Matthew Kidd is a defector from the mainstream. Wishing to no longer follow its rules, Marc Byrd and Andrew Thompson help Kidd take a deep dive into a more open realm. The duo known as Hammock take part in a few tracks on the self-titled Slow Meadow (62'04"), but it is fully Kidd's project. Coming up with something new, something which will contribute substantially to the Ambient Chamber Music canon, is no easy task. With lesser musicians at its helm this album might seem slight and predictable. Its dreamy mix of gentling fuzzing guitars, shape-shifting digital breaths and skeletal string backdrops emerge out of a subtly attuned mind - to cause the listening mind to hush and fall in line with the slow pace. A few of the tracks flow together, which conjures a somewhat extended sonic space. We occasionally encounter a rawness, as if the medium of recording was disintegrating, or glowing under dissipative effects - which Slow Meadow contrasts with sonorous glimpses of delicacy and intimacy. Each of the 11 tracks on Slow Meadow feature consonant textures beneath a hope-tinged atmosphere. Upon closer examination we find this quality to be produced using synthesizers, piano, strings, trumpet, electric guitar, and maybe even some voices. What is not so apparent to us is why this beautiful music seems so fragile? Is it the metamorphosis of an imaginative psyche? The externalization of the spirit? A rapport with humanity? Kidd's music may get heard by accident, but it was not made by accident. His release Slow Meadow may be compared in quality and effect to that of its predecessors. Due to its expansive promise this style seems inexhaustible - as musicians and their listeners are constantly seeking more from it. This work is not just a distant observation - pushing rows of notes around a room in a conversation with the intellect. Fundamental in it is the idea that people are reachable, that beauty and music can make a difference.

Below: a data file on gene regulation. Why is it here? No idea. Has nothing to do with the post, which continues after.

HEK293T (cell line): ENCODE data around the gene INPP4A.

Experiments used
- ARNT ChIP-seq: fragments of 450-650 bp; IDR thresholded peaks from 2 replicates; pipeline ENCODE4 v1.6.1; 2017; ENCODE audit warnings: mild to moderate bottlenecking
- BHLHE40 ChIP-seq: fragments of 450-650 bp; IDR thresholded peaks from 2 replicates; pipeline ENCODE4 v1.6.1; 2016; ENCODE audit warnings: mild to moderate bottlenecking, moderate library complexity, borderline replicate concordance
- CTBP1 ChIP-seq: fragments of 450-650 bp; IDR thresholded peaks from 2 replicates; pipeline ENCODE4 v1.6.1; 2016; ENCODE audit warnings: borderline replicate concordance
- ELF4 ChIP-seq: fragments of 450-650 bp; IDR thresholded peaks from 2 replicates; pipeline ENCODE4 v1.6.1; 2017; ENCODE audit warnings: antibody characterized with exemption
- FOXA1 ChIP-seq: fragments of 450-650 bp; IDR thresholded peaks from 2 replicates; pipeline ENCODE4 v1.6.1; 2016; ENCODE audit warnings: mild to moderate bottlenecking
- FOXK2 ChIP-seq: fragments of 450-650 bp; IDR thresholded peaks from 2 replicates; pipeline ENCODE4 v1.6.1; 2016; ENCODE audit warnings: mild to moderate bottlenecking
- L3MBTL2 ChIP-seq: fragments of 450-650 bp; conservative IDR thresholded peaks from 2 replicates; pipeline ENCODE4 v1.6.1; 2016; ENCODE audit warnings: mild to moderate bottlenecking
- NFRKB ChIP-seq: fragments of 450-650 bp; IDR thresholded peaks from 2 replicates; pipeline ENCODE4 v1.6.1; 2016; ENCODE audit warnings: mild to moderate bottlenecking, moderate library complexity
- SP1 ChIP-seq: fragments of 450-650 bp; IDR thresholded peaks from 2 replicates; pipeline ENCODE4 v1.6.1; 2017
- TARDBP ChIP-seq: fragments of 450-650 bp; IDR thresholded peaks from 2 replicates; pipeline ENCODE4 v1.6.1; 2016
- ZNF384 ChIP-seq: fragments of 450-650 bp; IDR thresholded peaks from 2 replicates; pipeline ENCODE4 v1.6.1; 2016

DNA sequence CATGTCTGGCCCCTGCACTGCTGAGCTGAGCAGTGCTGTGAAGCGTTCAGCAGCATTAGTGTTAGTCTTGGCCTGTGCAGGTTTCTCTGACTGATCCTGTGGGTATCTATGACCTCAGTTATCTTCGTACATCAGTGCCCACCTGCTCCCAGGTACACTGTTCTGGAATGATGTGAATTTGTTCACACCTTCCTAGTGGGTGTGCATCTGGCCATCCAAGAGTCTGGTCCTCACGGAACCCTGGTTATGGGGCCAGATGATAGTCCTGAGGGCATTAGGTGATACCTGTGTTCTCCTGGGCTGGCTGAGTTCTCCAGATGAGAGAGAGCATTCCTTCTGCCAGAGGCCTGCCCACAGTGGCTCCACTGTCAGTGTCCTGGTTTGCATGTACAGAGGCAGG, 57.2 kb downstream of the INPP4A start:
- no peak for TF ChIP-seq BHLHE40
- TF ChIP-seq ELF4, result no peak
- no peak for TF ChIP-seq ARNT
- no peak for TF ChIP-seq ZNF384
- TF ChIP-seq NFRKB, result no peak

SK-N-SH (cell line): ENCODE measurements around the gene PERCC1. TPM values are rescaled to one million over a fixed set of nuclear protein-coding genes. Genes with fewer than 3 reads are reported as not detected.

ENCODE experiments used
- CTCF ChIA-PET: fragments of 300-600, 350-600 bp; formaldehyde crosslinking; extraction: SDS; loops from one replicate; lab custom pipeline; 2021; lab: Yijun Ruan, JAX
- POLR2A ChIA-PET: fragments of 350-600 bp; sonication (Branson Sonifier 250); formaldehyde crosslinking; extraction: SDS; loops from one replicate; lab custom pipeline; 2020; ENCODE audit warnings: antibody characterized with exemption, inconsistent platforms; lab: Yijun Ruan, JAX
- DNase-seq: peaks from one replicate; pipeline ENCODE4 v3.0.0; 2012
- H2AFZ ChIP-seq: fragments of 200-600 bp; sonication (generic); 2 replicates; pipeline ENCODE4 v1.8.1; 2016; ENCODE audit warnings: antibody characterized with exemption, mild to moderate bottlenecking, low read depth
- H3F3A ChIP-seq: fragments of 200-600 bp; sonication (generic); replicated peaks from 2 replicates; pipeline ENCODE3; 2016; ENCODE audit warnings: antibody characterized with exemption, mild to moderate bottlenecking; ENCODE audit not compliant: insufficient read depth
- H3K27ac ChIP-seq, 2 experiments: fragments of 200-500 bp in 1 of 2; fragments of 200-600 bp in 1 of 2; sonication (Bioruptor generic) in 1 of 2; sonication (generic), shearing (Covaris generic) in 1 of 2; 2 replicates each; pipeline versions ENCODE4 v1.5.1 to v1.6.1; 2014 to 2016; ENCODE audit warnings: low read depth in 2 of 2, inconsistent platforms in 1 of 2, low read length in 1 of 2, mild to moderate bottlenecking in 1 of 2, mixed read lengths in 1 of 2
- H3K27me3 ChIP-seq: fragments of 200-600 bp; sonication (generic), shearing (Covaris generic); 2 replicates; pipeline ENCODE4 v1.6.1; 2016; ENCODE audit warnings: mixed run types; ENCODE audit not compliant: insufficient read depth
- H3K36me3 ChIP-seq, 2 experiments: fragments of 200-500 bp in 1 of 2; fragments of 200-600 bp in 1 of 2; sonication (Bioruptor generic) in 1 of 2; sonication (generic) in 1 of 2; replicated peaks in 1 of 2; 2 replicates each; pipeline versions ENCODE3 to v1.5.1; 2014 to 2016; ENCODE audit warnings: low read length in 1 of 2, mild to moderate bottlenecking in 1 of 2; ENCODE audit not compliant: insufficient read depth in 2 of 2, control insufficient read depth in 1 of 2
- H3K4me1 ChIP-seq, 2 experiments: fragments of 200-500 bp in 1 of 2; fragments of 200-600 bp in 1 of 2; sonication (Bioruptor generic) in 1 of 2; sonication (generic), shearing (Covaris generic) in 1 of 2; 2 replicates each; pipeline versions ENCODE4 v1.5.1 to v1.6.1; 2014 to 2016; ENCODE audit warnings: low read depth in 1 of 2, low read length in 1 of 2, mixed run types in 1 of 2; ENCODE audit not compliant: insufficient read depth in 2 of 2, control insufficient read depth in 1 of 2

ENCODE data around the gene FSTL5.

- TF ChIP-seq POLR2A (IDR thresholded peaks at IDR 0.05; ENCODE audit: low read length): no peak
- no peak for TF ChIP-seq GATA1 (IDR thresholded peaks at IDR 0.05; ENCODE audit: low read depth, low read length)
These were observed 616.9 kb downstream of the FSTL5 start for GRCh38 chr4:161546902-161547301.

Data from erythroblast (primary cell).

- Chuck van Zyl/STAR'S END 30 July 2015